Christ sent His disciples out in His name, with His authority, to continue His work in the world as the Church—and only through the Church can we even be talking about Jesus today. The fidelity of Catholics to the Church, generation after generation, even when her leaders have been weak or sinful—that fidelity is what carries the message of the Gospel through time. Without the Church, Jesus Christ cannot be known. So fidelity to the Church and faithfulness to her teaching are not some sort of servitude; they're a choice to participate in the act of giving life to the world. Without the Church, we have only the world and, as St. Francis knew very well, the world is not enough to feed the hunger in our hearts.
We need to stop thinking of the Church as some kind of religious corporation, and start treating the Church as our mother and teacher. The Church is not an it. The Church is a she. We can love our mother; we can't love an institution. And while the Church has institutional forms, she is always much more than the offices that serve her mission. She is always much more than the sins of her children—whether they be bishops or priests or lay people. When we talk about the Church as if she were just another sinful bureaucracy disconnected from the problems of daily life, what we're really doing is creating an excuse to ignore her when she teaches.
Vatican II reminds us that Mary,
. . . the Mother of Jesus . . . is the image and beginning of the Church as [she] is to be perfected in the world to come. Likewise [the Church] shines forth on earth, until the day of the Lord shall come (cf. 2 Pet. 3:10), a sign of certain hope and comfort to the pilgrim People of God (Lumen Gentium, no 68).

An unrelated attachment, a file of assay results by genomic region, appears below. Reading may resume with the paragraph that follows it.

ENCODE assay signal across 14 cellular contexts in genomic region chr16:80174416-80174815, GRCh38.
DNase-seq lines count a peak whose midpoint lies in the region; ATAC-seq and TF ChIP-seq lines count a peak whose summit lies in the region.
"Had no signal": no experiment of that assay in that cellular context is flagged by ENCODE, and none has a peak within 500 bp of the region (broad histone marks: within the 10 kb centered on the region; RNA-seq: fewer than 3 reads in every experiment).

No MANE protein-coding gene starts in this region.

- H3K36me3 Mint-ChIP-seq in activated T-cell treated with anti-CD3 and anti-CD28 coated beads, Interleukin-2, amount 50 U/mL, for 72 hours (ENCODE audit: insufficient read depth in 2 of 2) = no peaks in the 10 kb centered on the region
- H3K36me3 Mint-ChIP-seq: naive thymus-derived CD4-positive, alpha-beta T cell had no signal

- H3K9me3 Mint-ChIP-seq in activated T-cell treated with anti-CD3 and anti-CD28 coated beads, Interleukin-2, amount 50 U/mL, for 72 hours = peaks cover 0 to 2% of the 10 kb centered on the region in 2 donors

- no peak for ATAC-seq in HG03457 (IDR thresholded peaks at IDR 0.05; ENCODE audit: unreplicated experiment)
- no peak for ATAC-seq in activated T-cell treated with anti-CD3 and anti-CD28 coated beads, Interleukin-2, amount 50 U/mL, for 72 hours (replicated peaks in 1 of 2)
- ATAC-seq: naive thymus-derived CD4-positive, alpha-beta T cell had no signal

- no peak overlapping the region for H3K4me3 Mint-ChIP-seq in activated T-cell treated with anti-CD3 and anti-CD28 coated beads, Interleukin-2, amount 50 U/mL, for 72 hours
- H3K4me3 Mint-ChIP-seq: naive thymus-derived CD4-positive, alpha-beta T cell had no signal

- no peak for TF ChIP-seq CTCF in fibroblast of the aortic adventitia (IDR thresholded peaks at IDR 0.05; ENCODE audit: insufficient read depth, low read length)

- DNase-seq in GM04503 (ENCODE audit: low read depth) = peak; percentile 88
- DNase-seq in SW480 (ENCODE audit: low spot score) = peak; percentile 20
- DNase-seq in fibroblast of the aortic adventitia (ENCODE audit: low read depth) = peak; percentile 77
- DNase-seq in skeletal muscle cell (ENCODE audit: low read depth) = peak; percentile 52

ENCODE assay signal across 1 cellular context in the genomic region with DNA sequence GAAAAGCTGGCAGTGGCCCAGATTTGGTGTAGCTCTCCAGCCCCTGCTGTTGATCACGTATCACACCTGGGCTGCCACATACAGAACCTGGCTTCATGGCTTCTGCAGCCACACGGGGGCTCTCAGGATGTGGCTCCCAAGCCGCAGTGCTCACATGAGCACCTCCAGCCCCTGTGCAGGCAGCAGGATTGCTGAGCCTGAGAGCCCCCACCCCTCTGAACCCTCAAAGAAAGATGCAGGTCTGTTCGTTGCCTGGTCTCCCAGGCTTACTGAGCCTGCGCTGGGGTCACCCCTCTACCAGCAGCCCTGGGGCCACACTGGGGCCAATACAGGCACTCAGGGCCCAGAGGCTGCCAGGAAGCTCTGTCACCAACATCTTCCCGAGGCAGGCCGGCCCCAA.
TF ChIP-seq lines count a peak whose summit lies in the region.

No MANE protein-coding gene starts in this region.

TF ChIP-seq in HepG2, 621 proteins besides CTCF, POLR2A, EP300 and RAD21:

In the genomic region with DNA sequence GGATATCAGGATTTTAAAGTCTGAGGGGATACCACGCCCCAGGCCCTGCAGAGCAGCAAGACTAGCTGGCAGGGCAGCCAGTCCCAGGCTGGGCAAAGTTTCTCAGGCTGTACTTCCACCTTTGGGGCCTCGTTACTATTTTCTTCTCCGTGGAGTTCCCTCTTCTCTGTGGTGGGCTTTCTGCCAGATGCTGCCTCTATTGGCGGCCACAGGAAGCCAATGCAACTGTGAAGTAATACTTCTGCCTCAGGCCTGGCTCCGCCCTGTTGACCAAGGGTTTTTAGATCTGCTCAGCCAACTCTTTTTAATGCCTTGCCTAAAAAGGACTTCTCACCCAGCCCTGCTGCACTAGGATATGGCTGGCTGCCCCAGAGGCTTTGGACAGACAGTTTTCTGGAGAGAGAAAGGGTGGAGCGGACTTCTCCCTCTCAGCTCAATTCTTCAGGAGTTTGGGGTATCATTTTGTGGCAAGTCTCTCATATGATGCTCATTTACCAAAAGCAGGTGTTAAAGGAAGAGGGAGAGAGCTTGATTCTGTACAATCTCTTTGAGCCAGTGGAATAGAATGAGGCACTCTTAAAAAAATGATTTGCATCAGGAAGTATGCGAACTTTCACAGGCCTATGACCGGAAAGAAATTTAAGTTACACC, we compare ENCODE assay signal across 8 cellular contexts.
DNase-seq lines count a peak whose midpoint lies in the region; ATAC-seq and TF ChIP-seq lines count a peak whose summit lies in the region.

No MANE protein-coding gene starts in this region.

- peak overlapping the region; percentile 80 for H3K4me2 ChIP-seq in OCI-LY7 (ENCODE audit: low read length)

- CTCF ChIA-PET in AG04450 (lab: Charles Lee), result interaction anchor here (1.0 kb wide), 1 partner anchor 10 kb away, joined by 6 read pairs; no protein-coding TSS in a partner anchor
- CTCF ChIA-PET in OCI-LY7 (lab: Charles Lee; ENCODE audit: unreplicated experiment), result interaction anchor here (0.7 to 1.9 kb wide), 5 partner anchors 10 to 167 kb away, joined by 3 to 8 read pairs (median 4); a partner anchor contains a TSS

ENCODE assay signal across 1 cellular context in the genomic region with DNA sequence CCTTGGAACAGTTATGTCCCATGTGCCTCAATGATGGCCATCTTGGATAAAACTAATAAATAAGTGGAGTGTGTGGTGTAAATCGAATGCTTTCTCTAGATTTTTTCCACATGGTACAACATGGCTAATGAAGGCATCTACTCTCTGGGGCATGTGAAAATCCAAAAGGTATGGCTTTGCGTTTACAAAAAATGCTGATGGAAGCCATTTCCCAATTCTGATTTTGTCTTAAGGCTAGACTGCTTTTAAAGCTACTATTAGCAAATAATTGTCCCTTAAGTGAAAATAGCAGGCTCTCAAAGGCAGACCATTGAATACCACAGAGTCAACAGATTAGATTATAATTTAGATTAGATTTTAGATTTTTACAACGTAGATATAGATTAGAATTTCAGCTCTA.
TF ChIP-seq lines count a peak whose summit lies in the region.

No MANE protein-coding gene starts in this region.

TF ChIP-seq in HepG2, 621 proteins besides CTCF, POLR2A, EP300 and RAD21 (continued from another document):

That's the image we need to nourish in our hearts—especially in times of confusion and scandal—to keep us focused on the reality of the Church that gives life to her institutional forms.
St. John says that on Golgotha:
[w]hen Jesus saw his mother, and the disciple whom he loved standing near, he said to his mother, 'Woman, behold, your son!' Then he said to the disciple, 'Behold, your mother!' And from that hour the disciple took her to his own home (Jn. 19:26-27).
Each of us today is that disciple Jesus loved and loves. And from the Cross He is asking us to take the Church into our hearts as John took Mary into his home, to defend her and care for her and advance her mission in the world.
Robert Frost once wrote some lines of poetry that we should remember each day along with our prayers.
Two roads diverged in a wood, and I—
I took the one less traveled by,
And that has made all the difference.
Jesus says, "I am the way, the truth, and the life." Following Him may be "the road less traveled" but, as St. Francis discovered, it's the one road that leads us to the joy and the light of God's love.
For me, the guide on that road has always been the Church. The greatest blessing I can give you today, or any day, is my prayer that she will become the same for you.
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Most Rev. Charles J. Chaput is O.F.M. Cap., is the Archbishop of Denver and author of Living the Catholic Faith: Rediscovering the Basics (Servant, 2001). Copyright © Catholics United for the Faith